Things are beginning to take a turn for the worse. After a decent round of rains this week I was hopeful that we’d see a fair amount of improvement in the drought conditions over Iowa. Admittedly my lawn is looking much healthier, but those looks can be deceiving.
As you can see in the graphic above, much of the state (highlighted in brown) remains under moderate drought conditions. Areas in the yellow are considered abnormally dry. In talking with people, they don’t seem too concerned, and I can understand why. See, in the eyes of the experts, this is so far a “short-term drought”. What that means is that the concerns don’t go much further than area farm fields.
But that’s where a lot of concern lies right now. The state’s crops are entering a critical period of the growing season. Continued lack of rain could stunt the growth and limit yields producing a disappointing harvest. It’s not set in stone this will happen, but it’s a serious concern with the forecast looking so dry in the days ahead.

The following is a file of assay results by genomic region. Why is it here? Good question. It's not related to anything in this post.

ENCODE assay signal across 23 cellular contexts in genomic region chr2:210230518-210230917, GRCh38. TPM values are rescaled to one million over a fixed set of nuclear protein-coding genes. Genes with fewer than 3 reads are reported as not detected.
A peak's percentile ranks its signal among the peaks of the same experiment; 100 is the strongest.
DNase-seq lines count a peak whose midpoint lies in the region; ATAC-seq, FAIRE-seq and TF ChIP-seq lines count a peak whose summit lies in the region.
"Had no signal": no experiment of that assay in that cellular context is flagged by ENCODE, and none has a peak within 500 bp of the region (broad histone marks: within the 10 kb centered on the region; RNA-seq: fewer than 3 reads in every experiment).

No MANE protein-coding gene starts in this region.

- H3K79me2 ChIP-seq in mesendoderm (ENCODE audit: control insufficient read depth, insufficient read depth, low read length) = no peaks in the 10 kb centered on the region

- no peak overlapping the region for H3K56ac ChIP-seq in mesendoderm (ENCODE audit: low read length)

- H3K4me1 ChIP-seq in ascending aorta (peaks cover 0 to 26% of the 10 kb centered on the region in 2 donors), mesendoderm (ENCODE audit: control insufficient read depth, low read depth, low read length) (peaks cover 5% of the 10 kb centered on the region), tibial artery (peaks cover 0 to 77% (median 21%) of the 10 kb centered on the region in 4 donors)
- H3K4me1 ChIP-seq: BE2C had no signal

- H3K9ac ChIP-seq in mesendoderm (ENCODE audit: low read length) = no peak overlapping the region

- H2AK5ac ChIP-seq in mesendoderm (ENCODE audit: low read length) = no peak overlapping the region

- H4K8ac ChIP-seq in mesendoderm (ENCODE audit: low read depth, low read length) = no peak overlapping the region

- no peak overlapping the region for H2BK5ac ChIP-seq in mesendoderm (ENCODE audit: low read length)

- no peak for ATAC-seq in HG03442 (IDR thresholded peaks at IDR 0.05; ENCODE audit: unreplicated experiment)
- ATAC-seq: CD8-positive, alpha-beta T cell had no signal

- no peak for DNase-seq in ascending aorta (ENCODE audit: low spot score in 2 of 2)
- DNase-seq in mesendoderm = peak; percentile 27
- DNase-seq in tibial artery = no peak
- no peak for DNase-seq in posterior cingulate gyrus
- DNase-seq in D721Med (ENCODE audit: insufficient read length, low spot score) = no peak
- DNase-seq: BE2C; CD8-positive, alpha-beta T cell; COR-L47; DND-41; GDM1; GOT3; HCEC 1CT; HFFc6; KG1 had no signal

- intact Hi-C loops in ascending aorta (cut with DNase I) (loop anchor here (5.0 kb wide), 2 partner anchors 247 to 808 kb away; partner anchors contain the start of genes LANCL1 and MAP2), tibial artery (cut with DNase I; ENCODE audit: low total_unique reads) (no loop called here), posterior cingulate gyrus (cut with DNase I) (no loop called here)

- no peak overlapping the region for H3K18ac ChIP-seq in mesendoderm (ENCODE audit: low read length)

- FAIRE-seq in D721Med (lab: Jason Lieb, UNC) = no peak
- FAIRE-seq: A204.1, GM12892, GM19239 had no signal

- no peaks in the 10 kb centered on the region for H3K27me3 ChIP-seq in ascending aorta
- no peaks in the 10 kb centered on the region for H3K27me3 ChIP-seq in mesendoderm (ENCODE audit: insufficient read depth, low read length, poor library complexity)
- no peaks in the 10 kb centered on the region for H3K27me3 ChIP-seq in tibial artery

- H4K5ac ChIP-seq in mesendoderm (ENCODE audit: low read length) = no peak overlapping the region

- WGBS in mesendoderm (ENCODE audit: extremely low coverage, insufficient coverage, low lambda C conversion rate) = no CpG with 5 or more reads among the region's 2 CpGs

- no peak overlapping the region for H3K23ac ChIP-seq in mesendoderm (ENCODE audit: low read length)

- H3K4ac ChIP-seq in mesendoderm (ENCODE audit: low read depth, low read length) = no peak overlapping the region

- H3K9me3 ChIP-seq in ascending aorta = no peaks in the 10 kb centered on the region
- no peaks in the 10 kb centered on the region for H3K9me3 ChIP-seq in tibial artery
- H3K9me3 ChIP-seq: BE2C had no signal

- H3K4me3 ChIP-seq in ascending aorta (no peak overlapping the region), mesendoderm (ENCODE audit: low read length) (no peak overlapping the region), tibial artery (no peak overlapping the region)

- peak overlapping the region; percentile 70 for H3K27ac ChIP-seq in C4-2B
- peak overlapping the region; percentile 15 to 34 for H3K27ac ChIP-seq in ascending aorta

What’s more trouble is current long range forecasts continue to show above normal temperatures and below normal precipitation in the weeks ahead. This is serious because that combination puts a great deal of stress on the crops. And if this drought persists, the problems will begin to stretch in urban lives as well. Water restrictions have happened before and they can always happen again.
So the drought isn’t affecting everyone yet, but that can change. All we can do now is hope for a pattern change and that rain will return to Iowa.